U.N-backed court to end 1st trial of top Khmer Rouge leaders in Oct.

A U.N-backed court established to try former top Khmer Rouge leaders for war crimes and crimes against humanity said Wednesday it will conclude the first trial of the regime's surviving leaders in October.

A statement by the Trial Chamber of the Extraordinary Chambers in the Courts of Cambodia said closing statements in Case 002/01 will begin Oct. 9 and run until Oct. 22.

On trial are Nuon Chea, known as Brother No. 2 in the Khmer Rouge, and Khieu Samphan who was head of state in Democratic Kampuchea.

The charges in Case 002/01 focus on crimes against humanity related to the forced movement of the population from Phnom Penh in April 1975 and later from other regions and the execution of Khmer Republic soldiers at Toul Po Chrey in northwestern province Pursat.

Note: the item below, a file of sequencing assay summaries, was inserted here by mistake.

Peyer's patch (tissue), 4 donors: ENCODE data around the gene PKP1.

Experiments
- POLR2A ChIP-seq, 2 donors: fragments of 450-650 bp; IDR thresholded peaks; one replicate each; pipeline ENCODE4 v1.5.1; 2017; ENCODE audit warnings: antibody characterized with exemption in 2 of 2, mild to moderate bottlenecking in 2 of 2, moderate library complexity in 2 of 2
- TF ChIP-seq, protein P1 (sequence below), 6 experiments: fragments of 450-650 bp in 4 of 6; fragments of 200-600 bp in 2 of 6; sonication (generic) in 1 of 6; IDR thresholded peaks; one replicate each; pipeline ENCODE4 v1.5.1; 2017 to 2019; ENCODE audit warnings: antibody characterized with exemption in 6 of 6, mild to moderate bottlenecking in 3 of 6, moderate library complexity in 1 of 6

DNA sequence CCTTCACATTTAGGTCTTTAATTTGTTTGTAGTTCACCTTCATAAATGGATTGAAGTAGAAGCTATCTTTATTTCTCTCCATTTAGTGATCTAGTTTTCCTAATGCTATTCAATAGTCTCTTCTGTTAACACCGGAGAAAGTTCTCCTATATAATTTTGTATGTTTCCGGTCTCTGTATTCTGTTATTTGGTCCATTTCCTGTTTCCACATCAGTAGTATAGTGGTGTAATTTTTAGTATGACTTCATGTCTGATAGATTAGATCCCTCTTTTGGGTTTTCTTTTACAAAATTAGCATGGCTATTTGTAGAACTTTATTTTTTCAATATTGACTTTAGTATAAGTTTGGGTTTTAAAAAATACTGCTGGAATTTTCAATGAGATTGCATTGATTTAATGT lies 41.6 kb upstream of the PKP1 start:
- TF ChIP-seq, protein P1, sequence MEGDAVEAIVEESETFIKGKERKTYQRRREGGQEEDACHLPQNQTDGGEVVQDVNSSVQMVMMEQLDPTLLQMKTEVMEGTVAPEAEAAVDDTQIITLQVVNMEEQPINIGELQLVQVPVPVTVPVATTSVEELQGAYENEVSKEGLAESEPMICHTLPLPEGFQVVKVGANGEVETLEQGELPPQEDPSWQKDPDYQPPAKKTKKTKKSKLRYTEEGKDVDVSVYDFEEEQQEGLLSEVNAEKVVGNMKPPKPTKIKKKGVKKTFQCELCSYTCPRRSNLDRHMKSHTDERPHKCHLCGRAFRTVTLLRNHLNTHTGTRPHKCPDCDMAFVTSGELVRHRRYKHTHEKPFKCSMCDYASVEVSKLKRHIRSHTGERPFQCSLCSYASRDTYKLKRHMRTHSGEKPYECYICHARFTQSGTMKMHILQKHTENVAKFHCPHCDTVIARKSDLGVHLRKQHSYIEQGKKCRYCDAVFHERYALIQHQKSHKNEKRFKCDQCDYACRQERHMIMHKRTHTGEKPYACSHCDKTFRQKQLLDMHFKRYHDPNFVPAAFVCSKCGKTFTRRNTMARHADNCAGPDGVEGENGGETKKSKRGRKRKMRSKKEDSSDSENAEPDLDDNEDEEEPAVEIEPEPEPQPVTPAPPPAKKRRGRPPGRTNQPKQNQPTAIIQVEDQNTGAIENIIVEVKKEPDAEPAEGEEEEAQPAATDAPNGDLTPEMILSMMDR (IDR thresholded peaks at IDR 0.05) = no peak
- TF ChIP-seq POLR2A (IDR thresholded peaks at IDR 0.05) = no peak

The statement said the co-prosecutors have been allocated three days, the civil party lead co-lawyers one day and the defense teams for Nuon Chea and Khieu Samphan have been allocated two days each to present their closing statements.

One additional day is reserved for rebuttal.

The trial hearings in Case 002/01 ended Tuesday after sitting for 212 hearing days since the opening statements on Nov. 21, 2011.

Ninety-two individuals gave evidence during the hearings, including three expert witnesses, 52 fact witnesses, five character witnesses and 32 "civil parties."

During the hearings, parties to the case filed more than 290 written motions that resulted in more than 250 written or oral decisions.

Since the ECCC began in 2007, four senior leaders and one "most-responsible person" were charged and brought to trial.

So far, only Kaing Guek Eav, alias Duch, head of the regime's central prison, was convicted and sentenced.

Ieng Sary, the former foreign minister, died of old age and his wife Ieng Thirith, former minister of social affairs, was judged unfit to stand trial.

The Khmer Rouge regime is blamed for the deaths of at least 1.7 million Cambodians from 1975 to 1979.